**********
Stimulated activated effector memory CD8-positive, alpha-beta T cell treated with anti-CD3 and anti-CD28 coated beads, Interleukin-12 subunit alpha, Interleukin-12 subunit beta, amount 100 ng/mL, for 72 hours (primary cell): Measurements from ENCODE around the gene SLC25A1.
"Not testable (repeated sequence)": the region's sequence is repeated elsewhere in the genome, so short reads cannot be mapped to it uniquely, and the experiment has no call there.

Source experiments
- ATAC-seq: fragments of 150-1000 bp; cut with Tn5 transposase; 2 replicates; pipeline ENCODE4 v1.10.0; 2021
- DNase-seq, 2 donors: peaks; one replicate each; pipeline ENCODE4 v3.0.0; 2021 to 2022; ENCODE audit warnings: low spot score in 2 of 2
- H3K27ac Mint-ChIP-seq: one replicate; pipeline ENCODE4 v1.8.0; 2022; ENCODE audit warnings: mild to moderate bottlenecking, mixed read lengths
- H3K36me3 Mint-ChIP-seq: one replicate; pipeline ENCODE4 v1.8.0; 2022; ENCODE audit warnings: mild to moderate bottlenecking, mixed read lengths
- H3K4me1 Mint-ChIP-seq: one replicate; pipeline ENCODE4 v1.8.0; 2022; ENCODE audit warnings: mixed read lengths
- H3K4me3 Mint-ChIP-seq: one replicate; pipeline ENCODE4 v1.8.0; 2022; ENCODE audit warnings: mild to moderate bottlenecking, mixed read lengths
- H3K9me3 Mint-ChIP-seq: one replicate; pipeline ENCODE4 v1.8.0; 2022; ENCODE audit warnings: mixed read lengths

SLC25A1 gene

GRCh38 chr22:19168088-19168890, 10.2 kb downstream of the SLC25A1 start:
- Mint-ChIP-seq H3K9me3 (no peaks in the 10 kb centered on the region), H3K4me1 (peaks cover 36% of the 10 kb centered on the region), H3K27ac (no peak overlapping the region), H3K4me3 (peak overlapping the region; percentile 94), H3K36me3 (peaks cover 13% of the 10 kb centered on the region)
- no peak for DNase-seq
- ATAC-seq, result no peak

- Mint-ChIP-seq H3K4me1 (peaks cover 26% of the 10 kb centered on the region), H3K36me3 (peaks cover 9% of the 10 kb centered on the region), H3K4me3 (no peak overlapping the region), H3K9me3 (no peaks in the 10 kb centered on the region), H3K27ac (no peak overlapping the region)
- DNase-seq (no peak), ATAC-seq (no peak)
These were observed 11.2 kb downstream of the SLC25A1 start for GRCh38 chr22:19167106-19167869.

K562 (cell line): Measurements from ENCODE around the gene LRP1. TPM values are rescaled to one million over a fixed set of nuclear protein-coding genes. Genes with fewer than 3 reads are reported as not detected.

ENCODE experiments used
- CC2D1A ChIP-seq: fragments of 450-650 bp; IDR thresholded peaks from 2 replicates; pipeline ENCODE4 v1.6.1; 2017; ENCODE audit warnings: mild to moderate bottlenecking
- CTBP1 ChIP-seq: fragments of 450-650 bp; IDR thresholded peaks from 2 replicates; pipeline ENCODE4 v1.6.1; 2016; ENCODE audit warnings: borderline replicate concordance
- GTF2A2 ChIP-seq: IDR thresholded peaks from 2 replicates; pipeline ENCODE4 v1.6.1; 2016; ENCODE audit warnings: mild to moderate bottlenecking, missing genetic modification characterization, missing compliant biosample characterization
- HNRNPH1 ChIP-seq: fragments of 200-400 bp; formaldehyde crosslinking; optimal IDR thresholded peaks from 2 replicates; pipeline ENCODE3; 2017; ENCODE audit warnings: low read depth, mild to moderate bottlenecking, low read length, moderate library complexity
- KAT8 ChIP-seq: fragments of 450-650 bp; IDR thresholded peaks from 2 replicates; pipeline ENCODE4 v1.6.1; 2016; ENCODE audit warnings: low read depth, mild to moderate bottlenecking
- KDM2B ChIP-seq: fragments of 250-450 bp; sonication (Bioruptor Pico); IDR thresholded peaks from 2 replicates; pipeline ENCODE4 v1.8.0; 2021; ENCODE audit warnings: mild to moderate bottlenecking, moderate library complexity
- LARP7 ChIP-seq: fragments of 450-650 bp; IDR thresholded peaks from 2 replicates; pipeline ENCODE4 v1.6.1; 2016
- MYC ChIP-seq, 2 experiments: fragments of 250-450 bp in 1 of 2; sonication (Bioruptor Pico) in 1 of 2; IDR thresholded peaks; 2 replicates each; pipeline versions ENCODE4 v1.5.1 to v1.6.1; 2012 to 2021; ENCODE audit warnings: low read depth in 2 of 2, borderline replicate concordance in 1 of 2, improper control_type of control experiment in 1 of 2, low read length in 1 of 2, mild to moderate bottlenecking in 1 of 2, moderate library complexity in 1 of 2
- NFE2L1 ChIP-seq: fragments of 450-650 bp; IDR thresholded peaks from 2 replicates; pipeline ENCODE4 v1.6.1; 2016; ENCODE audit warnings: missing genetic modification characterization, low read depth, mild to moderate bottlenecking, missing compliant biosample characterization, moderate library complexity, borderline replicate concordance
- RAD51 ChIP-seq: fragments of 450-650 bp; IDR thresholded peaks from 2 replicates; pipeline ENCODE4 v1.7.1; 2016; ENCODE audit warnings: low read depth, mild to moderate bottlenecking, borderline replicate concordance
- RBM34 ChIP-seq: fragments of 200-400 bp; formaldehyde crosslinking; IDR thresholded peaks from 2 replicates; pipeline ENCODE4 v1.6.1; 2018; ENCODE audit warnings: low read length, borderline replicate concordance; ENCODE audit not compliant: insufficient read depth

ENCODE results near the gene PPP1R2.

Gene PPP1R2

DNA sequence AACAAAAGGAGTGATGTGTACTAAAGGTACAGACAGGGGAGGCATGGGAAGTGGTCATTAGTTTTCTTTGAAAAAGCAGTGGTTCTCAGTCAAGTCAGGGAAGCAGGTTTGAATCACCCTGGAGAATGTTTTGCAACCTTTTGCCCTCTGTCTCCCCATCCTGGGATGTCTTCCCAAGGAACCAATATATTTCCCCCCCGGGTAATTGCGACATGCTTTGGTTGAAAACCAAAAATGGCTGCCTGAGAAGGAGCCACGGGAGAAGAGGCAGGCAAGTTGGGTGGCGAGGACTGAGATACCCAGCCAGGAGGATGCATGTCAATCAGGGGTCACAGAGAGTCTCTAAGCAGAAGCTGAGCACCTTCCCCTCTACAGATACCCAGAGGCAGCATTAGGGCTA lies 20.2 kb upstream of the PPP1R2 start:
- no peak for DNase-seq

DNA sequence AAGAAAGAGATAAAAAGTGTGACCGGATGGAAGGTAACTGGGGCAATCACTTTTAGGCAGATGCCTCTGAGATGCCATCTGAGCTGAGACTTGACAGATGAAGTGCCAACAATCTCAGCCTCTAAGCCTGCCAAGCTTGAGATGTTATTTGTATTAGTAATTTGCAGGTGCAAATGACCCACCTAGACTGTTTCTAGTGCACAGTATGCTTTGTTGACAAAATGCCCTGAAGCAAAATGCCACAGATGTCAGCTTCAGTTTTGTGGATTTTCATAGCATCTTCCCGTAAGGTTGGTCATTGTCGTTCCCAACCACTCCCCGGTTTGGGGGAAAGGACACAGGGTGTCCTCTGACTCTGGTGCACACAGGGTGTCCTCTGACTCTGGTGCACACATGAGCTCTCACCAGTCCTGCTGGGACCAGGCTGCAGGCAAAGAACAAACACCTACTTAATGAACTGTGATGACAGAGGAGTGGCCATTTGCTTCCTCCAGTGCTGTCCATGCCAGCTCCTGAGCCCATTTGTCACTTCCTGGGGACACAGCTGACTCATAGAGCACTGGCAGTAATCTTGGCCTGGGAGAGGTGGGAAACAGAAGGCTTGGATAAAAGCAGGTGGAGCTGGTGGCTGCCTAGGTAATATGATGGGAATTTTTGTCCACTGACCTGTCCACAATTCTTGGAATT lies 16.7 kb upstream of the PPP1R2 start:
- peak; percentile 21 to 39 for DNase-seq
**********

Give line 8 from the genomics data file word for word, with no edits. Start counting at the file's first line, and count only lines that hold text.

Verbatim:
- H3K4me1 Mint-ChIP-seq: one replicate; pipeline ENCODE4 v1.8.0; 2022; ENCODE audit warnings: mixed read lengths